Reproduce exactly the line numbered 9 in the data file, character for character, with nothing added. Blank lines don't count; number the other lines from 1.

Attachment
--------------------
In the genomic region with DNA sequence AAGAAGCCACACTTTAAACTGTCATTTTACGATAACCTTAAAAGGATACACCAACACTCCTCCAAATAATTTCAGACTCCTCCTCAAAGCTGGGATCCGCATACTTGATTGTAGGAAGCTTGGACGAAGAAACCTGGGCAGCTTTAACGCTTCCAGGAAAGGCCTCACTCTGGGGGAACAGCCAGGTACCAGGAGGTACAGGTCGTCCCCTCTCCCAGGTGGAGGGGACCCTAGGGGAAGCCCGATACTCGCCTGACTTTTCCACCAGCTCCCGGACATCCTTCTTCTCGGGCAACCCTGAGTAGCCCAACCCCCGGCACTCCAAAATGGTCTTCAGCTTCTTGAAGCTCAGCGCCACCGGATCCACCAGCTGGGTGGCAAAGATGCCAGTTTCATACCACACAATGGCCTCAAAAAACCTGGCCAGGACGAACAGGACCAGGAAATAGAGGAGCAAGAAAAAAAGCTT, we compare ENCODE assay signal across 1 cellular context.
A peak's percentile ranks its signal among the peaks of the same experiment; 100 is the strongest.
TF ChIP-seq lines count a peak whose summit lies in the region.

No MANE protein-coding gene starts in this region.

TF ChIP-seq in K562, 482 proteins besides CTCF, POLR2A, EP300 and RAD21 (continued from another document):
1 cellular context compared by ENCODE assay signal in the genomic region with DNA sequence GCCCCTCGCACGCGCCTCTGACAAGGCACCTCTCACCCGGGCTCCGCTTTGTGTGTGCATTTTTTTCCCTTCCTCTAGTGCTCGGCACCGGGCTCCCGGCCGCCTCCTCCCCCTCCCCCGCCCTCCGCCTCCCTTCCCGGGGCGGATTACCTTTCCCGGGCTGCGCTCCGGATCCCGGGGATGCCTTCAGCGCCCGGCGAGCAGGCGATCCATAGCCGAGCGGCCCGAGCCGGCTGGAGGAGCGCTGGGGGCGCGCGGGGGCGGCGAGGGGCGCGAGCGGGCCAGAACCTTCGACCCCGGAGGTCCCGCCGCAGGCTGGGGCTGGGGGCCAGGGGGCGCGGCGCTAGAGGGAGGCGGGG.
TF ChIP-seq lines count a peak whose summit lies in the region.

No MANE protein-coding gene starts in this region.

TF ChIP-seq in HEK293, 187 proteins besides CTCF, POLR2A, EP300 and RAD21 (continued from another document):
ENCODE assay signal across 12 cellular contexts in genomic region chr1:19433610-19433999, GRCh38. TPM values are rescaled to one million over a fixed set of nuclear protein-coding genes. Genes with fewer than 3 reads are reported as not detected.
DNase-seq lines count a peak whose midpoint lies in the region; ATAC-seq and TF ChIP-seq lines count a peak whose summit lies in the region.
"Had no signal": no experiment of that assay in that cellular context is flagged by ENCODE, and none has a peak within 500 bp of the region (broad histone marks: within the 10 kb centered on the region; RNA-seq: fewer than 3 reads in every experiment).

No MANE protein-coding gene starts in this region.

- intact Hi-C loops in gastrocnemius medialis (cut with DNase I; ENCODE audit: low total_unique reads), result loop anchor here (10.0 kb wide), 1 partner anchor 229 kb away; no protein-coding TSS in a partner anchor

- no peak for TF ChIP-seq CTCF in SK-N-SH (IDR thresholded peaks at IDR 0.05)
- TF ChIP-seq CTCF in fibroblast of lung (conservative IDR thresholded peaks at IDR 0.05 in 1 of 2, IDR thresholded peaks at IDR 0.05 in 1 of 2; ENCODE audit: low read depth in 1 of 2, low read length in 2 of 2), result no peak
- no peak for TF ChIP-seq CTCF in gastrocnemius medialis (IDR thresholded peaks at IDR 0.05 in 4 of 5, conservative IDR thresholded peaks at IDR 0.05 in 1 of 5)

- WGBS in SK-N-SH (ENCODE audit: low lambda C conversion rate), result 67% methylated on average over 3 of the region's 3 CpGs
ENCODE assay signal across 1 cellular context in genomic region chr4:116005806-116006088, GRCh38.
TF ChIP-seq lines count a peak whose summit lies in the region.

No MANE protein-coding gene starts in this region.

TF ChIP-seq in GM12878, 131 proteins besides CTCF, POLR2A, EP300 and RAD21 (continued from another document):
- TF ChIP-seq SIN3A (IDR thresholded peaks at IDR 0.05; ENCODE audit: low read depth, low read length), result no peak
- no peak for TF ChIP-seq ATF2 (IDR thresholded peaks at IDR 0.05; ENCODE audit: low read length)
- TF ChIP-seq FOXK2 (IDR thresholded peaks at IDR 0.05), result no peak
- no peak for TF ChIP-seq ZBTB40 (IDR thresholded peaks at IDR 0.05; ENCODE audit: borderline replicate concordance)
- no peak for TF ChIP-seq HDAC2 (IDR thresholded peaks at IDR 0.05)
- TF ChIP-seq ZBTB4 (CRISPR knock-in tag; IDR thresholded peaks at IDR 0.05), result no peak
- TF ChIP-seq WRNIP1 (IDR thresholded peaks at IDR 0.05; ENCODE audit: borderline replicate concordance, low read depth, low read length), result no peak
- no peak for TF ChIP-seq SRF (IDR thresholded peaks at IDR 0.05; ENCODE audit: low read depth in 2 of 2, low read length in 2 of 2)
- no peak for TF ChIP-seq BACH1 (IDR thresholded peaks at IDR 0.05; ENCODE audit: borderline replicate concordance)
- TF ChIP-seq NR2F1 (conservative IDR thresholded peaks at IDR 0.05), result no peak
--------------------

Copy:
TF ChIP-seq in HEK293, 187 proteins besides CTCF, POLR2A, EP300 and RAD21 (continued from another document):